Thursday, July 19, 2007

Asian Cup - Team of the Group Stage

NOW that the group stage is over, it’s time to cast an eye over the players that captured the imagination of Asia. Gotta say, it hasn’t been the easiest job given the quality we’ve seen in a tournament which has so far exceeded expectations. The thing is, quality was expected from the likes of Japan, Iran, South Korea, the Saudi’s and our own Socceroos, some of whom have been patchy at times, but it has been the performances from the so-called lesser-lights, the likes of Thailand, Vietnam and Indonesia that have made an impression. Even the middle tier teams, the likes Iraq, Uzbekistan, Oman and China have caught the imagination, with some accomplished performers, so here is TRBA’s team of the group stages;

------------------Hong Son----------------------
--------------------------------------------------
Sukha------Maman-----Saiweao--------Zandi
-------------------------------------------------
-------------------Akram-----------------------
---Teymourian-------------Minh Phong-------
--------------------Endo----------------------
----------------------------------------------------
------------Soria-------Al Qahtani----------------


Duong Hong Son, goalkeeper (Vietnam); caught out a little bit by Japan’s quality crosses and finishing on matchday 3, but his work up until then was outstanding. Brave and decisive, his early save against the UAE on md1, sharp down to his left, changed the game, while his work against Qatar was courageous. As responsible as anyone for getting Vietnam through to the quarter finals ahead of Qatar and the UAE, a massive achievement for such a small football nation.

Suree Sukha, right back (Thailand); along with Nashat Akram, perhaps the player of the tournament to date. It is a pity we will not be seeing him in the knock-outs. As in my report of the Socceroos/Thailand game, this bloke reminds me of Sevilla’s Dani Alves, a pocket dynamo that never stops running. His delivery was excellent in the main, and he rarely got caught out defensively. Dynamite. Hope to see him again.....soon.

Maman Abdurachman, central defender (Indonesia); not much of him, but along with his central defensive partner Charis Yulianto, defended with courage and conviction in all three games. When he got on the ball, he generally provided delightful service out of defence, allowing Indonesia to play their dynamic counter-attacking game.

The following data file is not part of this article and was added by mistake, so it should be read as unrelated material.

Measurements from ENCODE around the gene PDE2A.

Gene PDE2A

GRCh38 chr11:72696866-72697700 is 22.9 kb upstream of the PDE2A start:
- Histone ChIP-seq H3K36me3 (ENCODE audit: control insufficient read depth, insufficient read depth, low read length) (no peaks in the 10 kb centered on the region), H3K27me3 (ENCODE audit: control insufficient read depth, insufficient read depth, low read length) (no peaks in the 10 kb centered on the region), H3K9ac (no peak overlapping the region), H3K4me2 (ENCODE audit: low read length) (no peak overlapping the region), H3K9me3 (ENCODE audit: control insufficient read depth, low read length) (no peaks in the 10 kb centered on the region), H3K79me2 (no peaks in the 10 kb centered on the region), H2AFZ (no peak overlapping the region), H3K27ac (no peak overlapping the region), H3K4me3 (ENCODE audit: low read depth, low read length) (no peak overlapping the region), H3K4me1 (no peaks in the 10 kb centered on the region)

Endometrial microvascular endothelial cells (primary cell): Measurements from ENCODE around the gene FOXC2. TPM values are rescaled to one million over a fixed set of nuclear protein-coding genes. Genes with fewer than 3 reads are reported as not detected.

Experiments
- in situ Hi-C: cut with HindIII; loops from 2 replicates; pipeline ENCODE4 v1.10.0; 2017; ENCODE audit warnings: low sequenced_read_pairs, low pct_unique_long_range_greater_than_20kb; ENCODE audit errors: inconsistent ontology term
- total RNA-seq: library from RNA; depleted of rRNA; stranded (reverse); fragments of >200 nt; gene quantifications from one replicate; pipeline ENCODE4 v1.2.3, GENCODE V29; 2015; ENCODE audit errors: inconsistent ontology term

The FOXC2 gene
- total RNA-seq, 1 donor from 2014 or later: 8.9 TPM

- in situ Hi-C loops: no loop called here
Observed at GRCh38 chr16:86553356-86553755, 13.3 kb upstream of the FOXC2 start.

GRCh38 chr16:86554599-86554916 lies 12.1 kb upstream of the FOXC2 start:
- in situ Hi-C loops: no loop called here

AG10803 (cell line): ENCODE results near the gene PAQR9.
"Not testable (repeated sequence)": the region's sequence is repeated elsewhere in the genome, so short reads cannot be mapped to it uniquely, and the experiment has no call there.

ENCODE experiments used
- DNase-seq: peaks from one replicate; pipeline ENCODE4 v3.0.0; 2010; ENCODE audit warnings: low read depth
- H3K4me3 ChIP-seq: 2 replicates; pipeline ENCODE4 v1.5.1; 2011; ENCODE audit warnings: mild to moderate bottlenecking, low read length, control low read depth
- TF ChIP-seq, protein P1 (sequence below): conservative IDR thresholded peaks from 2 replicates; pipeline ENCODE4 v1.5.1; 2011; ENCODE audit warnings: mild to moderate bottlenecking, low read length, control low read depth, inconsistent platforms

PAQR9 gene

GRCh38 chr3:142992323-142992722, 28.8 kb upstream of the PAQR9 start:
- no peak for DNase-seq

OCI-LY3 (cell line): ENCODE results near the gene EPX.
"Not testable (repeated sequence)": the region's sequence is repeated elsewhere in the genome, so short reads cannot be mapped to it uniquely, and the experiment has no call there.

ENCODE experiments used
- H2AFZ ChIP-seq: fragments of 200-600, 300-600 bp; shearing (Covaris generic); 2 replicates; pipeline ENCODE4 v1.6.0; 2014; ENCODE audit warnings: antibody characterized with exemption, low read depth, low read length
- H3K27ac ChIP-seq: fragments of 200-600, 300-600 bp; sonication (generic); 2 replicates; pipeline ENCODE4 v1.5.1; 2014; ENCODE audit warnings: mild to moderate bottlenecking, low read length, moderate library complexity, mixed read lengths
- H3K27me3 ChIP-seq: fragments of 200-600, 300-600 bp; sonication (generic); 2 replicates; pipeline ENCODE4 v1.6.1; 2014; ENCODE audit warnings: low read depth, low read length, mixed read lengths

Kiatpruwut Saiweao, central defender (Thailand); Have you ever seen a more relaxed and composed defender? Forget the hustle and bustle of modern football, this bloke plays the game at his own pace, controlling everything with his subtle left peg, a delight to watch. Was exposed in the air for the goal by Michael Beauchamp, but look what happened to Thailand’s defence when he limped off injured.

Ferydoon Zandi, left back (Iran); perhaps the hardest position to choose given the number of quality performers in this area. Indoensia’s Muhammed Ridwan proved why he is keeping Persik Kediri’s Erol Iba on the bench with some excellent displays, the mop-haired Uzbek Vitaliy Denisov has been full of energy, Yuichi Komano has provided wonderful width for Japan while Iraq’s Bassim Abbas of Lebanese club Al-Nejmeh has looked solid. But Zandi looks great coming forward, and he can deliver the ball.

Nashat Akram, defensive central midfield (Iraq); caught the eye in the first half of the first match of the tournament with a commanding display, both as a ball winner and ball user. Was even better against the Socceroos, scoring one, laying on another and combining beautifully with the likes of Younis Mahmoud and Hawar Mulla Mohammed. Imposing and elegant on the ball.

Andranik Teymourian, right midfield (Iran); does not stop. Incredible workrate, and while most of his teammates have struggled for composure in the front third, Teymourian has looked relaxed. Has been Iran’s best along with Javad Nekonam and gets in here ahead of Thailand’s Daksakorn Thonglao. Expect even more from the Bolton midfielder in the knock-outs.

Nguyen Minh Phong, left midfield (Vietnam); like Thailand’s Saiweao, plays the game at his own pace, having this amazing ability to always find space. Has been playing more on the right, getting the ball to feet, taking his time and picking out a pass. Created both goals in their crucial opening win over UAE.

Yasuhito Endo, attacking central midfield (Japan); while much of the pre-tournament focus was on big name Shunsuke Nakamura, it has been Japan’s other creative influence, Endo, who has really stood out. Technically brilliant and mobile, he has featured prominently in all the good work Japan has been doing down the left, combing beautifully with Komano, the two Nakamura’s and Takahara. Not a noted goal-getter, he scored a beauty from dead-ball on md3 and gets in ahead of Uzbek's impressive driving midfielder Timur Kapadze.